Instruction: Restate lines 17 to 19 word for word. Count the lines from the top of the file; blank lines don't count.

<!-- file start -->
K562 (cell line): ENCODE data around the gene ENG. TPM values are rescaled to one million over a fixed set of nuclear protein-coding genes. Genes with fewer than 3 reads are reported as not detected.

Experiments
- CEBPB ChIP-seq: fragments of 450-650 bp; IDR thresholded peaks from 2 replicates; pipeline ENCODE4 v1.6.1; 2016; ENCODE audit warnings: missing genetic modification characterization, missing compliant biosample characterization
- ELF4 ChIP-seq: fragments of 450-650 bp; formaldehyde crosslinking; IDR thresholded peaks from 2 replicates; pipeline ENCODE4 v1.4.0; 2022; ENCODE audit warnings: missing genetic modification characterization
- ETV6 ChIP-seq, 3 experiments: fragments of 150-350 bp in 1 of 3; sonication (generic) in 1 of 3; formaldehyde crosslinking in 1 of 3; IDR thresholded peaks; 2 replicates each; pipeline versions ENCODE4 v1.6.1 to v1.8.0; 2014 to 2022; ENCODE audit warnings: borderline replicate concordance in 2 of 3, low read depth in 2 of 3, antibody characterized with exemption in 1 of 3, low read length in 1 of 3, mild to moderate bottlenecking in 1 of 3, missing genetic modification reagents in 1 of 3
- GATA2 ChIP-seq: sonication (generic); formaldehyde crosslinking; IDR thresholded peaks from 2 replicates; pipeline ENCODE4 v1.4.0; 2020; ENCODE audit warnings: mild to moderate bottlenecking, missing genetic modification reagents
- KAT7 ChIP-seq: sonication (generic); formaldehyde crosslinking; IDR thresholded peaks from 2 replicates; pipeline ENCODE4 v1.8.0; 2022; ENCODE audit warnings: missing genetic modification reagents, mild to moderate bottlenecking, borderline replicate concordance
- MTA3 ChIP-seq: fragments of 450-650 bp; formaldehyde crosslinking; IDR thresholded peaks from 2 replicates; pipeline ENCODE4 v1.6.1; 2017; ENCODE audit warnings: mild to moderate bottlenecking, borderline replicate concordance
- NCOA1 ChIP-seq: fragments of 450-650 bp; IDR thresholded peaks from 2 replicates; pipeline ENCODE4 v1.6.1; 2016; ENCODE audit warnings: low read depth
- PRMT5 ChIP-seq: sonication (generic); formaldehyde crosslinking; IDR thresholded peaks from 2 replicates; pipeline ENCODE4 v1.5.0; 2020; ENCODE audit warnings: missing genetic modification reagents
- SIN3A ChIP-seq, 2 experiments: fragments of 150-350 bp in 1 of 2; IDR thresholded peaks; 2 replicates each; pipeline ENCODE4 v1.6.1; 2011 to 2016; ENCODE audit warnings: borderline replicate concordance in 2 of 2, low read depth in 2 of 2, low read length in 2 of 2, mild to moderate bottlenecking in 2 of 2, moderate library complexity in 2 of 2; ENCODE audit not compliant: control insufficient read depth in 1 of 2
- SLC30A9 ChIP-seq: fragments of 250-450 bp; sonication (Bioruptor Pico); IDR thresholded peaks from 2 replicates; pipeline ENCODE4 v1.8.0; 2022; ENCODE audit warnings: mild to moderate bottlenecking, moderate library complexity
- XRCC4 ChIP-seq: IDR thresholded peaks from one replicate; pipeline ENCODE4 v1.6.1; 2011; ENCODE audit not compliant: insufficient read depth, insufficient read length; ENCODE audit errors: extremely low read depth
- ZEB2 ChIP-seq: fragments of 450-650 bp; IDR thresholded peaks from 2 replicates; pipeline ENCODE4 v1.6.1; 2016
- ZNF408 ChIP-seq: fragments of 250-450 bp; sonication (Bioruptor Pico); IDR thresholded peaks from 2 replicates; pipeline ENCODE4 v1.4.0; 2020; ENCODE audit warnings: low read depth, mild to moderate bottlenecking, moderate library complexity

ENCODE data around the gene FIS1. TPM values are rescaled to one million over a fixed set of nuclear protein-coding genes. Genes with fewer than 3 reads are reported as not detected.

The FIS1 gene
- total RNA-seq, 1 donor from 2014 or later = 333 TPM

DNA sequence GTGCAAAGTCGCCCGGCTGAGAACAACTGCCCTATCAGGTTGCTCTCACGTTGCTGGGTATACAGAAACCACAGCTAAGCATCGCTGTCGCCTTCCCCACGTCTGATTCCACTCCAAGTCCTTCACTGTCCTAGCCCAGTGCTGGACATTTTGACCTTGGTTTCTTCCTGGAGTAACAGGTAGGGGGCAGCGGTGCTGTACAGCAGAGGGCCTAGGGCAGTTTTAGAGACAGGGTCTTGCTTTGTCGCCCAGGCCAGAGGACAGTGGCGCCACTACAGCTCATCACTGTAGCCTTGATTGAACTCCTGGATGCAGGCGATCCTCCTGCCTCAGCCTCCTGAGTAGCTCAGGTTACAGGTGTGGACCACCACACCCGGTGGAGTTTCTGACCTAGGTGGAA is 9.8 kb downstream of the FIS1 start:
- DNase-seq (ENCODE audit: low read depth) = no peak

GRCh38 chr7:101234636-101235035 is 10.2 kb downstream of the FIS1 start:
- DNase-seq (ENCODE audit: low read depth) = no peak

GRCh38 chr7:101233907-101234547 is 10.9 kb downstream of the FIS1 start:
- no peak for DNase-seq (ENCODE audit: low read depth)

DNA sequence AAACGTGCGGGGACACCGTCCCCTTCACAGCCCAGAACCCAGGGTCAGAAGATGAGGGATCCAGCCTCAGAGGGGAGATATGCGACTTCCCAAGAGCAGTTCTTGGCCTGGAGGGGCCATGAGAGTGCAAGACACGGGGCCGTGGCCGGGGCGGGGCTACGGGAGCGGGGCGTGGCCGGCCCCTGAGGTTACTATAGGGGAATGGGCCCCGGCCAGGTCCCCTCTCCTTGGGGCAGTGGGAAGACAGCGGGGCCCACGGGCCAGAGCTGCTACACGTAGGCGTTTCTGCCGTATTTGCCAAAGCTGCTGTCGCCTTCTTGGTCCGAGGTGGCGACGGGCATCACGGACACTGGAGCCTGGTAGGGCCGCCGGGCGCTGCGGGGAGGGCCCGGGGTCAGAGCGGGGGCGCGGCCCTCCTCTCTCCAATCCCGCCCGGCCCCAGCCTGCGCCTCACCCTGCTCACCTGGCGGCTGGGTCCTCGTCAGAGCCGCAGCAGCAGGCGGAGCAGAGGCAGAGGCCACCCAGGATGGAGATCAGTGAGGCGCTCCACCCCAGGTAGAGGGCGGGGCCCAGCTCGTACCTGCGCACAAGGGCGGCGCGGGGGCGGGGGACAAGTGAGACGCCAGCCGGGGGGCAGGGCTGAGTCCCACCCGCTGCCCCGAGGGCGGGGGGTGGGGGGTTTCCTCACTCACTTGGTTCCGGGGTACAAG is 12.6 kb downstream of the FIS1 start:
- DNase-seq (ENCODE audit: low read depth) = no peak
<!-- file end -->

The FIS1 gene
- total RNA-seq, 1 donor from 2014 or later = 333 TPM

DNA sequence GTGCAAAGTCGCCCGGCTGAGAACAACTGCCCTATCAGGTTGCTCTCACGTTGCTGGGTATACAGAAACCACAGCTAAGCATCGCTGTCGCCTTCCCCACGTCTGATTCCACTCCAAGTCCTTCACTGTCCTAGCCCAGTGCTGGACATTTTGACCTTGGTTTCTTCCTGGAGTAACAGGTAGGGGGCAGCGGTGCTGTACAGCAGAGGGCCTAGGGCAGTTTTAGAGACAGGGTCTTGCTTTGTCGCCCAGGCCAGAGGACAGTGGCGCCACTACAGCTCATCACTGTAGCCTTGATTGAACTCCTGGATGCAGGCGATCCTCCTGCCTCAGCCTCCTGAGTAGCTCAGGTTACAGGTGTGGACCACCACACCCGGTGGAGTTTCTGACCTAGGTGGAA is 9.8 kb downstream of the FIS1 start: